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First Steps with NFC in Android

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This post describes how to use NFC in Android. The NFC technology stands for Near Field Communication and you can find the specification at NFC Forum. In this first post, we will analyse some basic aspects of NFC and we will describe how we can implement an app in Android that handles NFC tags.
If you want to experiment NFC, there are several web site where you can buy NFC with a few euro.
NFC can be used in different situation: we can use it to turn on our Wifi when we are at home or launch task actions and so on.

We will focus our attention on NDEF data that is a special type of NFC tag. There are some basic steps we have to follow before using the NFC.

NFC Filter

When we use NFC tag,, the first thing we want is our app is notified when we get near a NFC tag. To this purpose we use a intent filter. Android SDK provides three different filter that we can use with different level of priority:

We focus our attention on ACTION_NDEF_DISCOVERED, that has the highest level of priority. As said, our goal is being notified when the smart phone is near a NFC tag and, if we have only this app installed and capable to handle this NFC tag, we want that the app starts immediately. To do it, we register the filter in the Manifest.xml:
<manifest xmlns:android="http://schemas.android.com/apk/res/android"
    package="com.survivingwithandroid.nfc" >
                <action android:name="android.nfc.action.NDEF_DISCOVERED" />
                <category android:name="android.intent.category.DEFAULT" />
                <data  android:mimeType="text/plain"/>

At line 6 we register our app so that it can be notified with ACTION_NDEF_DISCOVERED. We can use different types of filter, in this example (at line 8) we used mime type. In other word when a NFC tag NDEF is discovered and it has a mime type text/plain then our app will be started. We can filter using several mime types not only text/pain. We can, moreover, use other type of filters like android:scheme to filter using the protocol or using a string pattern. 

NFC Foreground Dispatch

Filtering with intents works if our app is not in foreground. If our app is running in foreground, it won't be notified, if move our smart phone near a NFC tag. In this case we have to use a different technique called NFC Foreground dispatch. The first step is defining in our code the intent filter (as we did in the manifest.xml):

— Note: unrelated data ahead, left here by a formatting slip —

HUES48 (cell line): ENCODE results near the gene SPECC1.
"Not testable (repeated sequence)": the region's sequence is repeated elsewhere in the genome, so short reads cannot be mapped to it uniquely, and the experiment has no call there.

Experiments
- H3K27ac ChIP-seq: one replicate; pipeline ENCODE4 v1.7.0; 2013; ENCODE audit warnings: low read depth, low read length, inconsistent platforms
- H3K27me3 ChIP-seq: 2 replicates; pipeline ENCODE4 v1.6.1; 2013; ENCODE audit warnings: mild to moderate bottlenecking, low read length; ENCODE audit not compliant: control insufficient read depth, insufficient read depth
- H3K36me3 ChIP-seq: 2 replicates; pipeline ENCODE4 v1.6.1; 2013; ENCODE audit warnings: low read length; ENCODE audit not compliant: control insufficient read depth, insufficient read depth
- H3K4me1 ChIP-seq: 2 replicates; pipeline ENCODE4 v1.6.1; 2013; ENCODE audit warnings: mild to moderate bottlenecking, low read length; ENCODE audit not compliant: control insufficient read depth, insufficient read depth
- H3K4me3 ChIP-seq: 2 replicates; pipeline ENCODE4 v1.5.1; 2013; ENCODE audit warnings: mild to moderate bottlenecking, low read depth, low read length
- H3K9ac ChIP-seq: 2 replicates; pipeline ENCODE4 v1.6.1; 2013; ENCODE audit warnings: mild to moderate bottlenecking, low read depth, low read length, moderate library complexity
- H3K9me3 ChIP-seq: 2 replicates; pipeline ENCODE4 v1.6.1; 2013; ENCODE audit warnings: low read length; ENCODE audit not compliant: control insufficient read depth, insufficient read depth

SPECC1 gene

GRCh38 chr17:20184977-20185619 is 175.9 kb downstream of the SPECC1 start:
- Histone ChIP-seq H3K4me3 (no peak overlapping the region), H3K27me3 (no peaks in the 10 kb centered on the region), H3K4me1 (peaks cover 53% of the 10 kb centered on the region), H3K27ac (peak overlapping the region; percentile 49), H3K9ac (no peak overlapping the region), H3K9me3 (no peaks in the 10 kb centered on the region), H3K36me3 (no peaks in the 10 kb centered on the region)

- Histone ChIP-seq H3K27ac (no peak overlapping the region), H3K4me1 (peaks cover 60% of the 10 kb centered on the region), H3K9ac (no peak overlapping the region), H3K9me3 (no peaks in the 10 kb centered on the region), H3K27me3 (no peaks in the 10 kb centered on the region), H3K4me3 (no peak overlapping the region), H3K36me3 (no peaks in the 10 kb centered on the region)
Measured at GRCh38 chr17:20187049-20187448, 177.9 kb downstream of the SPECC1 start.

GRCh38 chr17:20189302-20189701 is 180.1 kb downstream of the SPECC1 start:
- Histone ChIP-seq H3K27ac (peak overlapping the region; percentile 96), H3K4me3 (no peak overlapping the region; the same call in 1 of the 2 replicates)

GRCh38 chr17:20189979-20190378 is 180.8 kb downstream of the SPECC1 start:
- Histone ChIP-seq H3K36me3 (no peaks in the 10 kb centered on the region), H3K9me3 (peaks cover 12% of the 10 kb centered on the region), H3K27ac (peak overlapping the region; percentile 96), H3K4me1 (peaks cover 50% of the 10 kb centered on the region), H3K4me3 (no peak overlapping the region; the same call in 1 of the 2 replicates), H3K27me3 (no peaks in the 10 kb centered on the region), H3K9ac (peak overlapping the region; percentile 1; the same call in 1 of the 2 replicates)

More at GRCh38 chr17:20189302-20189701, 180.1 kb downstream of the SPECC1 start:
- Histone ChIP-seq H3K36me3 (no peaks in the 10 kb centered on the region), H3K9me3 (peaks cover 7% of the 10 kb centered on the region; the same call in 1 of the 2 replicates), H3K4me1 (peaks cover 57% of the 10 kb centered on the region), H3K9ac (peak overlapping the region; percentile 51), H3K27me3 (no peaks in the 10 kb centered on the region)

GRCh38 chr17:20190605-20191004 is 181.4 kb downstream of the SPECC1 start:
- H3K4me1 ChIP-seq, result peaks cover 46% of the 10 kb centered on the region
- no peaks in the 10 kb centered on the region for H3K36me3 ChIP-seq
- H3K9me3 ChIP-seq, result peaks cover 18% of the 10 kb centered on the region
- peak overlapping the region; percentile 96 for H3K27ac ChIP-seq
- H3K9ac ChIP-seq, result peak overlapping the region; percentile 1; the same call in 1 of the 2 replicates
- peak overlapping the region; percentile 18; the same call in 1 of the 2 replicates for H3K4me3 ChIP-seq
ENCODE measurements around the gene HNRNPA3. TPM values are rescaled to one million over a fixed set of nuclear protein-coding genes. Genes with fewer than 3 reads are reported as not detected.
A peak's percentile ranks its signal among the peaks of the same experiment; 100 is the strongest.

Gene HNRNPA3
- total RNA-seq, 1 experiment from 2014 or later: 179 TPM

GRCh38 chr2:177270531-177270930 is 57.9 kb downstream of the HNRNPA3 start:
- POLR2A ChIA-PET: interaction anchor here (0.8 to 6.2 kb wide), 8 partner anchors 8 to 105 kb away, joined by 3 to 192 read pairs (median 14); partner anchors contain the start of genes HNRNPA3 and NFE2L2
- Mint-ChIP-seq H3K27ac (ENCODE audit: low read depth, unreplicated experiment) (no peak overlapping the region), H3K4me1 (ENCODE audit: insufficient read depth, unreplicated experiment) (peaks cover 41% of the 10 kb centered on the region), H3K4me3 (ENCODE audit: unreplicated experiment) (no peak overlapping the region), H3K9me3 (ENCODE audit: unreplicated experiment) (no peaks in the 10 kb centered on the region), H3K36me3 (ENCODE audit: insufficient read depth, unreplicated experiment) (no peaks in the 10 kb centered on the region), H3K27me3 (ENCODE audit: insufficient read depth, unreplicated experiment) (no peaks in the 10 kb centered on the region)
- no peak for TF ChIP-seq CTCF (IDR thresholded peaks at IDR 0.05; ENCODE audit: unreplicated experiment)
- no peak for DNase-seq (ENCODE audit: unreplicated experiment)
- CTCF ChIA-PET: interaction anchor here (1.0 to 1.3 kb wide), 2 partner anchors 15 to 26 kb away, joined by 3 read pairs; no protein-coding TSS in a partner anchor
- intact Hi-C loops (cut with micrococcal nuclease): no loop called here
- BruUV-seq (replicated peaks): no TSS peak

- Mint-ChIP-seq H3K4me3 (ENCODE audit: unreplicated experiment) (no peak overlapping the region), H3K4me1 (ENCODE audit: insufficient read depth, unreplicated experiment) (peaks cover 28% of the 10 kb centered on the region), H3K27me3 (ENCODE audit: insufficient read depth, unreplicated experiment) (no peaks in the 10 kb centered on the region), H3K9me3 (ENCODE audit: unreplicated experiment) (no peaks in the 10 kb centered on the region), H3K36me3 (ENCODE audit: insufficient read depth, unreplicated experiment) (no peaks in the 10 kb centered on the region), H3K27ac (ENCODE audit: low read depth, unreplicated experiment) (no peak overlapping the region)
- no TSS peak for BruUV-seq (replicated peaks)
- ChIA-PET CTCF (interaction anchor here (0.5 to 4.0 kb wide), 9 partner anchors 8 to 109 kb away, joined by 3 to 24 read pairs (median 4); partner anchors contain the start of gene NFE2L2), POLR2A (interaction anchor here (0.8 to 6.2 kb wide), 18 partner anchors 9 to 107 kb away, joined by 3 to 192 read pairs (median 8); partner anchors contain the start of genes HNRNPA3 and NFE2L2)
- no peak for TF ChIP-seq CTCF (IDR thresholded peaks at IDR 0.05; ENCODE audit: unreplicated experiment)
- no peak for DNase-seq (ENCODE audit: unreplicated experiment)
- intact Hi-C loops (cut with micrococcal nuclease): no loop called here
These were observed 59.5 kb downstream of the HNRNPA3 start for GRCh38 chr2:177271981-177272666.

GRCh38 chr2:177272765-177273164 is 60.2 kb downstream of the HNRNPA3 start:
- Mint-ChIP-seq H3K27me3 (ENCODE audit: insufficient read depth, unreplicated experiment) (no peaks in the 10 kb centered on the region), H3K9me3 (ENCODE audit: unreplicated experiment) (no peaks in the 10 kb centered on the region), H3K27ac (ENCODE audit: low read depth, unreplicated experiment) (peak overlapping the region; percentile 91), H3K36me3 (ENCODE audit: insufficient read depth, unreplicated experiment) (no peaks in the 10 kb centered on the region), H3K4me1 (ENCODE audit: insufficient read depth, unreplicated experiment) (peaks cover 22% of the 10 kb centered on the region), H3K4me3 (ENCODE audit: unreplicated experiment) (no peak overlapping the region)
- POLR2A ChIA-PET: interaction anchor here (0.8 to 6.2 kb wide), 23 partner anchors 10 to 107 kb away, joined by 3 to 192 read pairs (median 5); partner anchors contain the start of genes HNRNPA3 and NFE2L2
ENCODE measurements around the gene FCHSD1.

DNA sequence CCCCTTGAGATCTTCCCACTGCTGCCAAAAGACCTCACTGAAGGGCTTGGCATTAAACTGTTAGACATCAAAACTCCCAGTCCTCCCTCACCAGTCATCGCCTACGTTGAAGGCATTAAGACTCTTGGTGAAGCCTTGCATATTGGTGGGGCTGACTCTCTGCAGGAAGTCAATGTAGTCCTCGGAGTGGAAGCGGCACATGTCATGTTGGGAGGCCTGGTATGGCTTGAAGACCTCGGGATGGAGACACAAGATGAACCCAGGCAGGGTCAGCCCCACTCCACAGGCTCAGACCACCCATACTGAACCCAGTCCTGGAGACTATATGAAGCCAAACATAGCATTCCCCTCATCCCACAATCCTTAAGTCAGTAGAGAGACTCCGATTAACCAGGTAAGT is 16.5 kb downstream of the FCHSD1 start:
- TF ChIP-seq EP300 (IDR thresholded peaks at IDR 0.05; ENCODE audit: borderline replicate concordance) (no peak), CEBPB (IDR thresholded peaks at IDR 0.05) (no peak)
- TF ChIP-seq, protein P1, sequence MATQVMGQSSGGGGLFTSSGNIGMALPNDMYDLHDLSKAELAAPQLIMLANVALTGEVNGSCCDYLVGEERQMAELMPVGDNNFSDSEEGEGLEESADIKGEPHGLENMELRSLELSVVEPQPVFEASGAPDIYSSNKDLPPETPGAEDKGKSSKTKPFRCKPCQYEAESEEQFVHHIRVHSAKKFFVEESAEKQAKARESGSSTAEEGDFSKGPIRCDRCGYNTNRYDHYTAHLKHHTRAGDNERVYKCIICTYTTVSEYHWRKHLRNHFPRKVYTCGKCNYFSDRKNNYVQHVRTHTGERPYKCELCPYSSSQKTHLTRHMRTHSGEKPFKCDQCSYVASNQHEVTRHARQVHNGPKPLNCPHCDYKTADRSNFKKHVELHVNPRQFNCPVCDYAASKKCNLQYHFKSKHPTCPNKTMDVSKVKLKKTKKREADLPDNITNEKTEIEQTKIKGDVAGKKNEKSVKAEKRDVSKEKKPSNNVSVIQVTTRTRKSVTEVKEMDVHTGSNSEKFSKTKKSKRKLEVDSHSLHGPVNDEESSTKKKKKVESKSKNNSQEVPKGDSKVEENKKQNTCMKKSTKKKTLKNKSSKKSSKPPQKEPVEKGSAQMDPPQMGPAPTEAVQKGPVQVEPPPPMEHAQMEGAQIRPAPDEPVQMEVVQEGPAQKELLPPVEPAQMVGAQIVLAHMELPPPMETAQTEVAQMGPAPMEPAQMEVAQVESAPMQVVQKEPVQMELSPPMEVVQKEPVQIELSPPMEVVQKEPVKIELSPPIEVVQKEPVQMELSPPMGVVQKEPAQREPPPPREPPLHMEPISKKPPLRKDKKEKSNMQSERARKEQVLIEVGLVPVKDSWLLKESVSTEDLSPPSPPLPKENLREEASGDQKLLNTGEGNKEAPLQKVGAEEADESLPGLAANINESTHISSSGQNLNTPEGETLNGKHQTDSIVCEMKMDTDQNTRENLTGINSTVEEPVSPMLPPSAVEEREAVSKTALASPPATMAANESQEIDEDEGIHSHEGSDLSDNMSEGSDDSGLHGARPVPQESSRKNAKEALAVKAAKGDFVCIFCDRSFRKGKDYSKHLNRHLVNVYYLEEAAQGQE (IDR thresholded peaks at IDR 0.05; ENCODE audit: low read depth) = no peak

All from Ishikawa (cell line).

protected void onCreate(Bundle savedInstanceState) {
    Intent nfcIntent = new Intent(this, getClass());
    nfcPendingIntent =
            PendingIntent.getActivity(this, 0, nfcIntent, 0);
    IntentFilter tagIntentFilter =
            new IntentFilter(NfcAdapter.ACTION_NDEF_DISCOVERED);
    try {
        intentFiltersArray = new IntentFilter[]{tagIntentFilter};
    catch (Throwable t) {

Now we have to register our filter, and we do it in onResume method, in this way:

protected void onResume() {

We should, also, remember to disable foreground dispatch as soon as the app gets in background and the best place to do it is in onPause method.

protected void onPause() {

where nfcAdpt is the NFC Adapter. 

Handle NFC Using NFCAdapter

Once we created our filters, we have to interact with the NFC component in our smart phone. For this purpose, we use NfcAdapter, provided by Android SDK. Using this class, we can check, for example, if the NFC is supported by our smart phone or if the NFC is turned on or off:

protected void onCreate(Bundle savedInstanceState) {
   nfcAdpt = NfcAdapter.getDefaultAdapter(this);
   // Check if the smartphone has NFC
   if (nfcAdpt == null) {
        Toast.makeText(this, "NFC not supported", Toast.LENGTH_LONG).show();
   // Check if NFC is enabled
   if (!nfcAdpt.isEnabled()) {
        Toast.makeText(this, "Enable NFC before using the app", Toast.LENGTH_LONG).show();

NFC Data: Payload

Once we know how to handle NFC tag, we want to read the tag content. There are several type of content defined in NFC specs: 

  • NFC Forum well-known type
  • Media-type
  • Absolute URI
  • NFC Forum external type

Each type has it is own payload. Generally speaking, a NFC NDEF data is composed by a Message. A message can contain one or more records. Each record is made by an header and a payload (the real information). By now, if we want to read the data inside a NFC NDEF tag we can use:

    public void onNewIntent(Intent intent) {
        Log.d("Nfc", "New intent");
    private void getTag(Intent i) {
        if (i == null)
            return ;
        String type = i.getType();
        String action = i.getAction();
        List<ndefdata> dataList = new ArrayList<ndefdata>();
        if (NfcAdapter.ACTION_NDEF_DISCOVERED.equals(action)) {
            Log.d("Nfc", "Action NDEF Found");
            Parcelable[] parcs = i.getParcelableArrayExtra(NfcAdapter.EXTRA_NDEF_MESSAGES);
            for (Parcelable p : parcs) {
                NdefRecord[] records = msg.getRecords();
                for (NdefRecord record: records) {
                    short tnf = record.getTnf();
                    // Here we handle the payload

In the next post, we will describe how to read different NDEF types and how to extract information from the tag.

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Published at DZone with permission of Francesco Azzola, DZone MVB. See the original article here.

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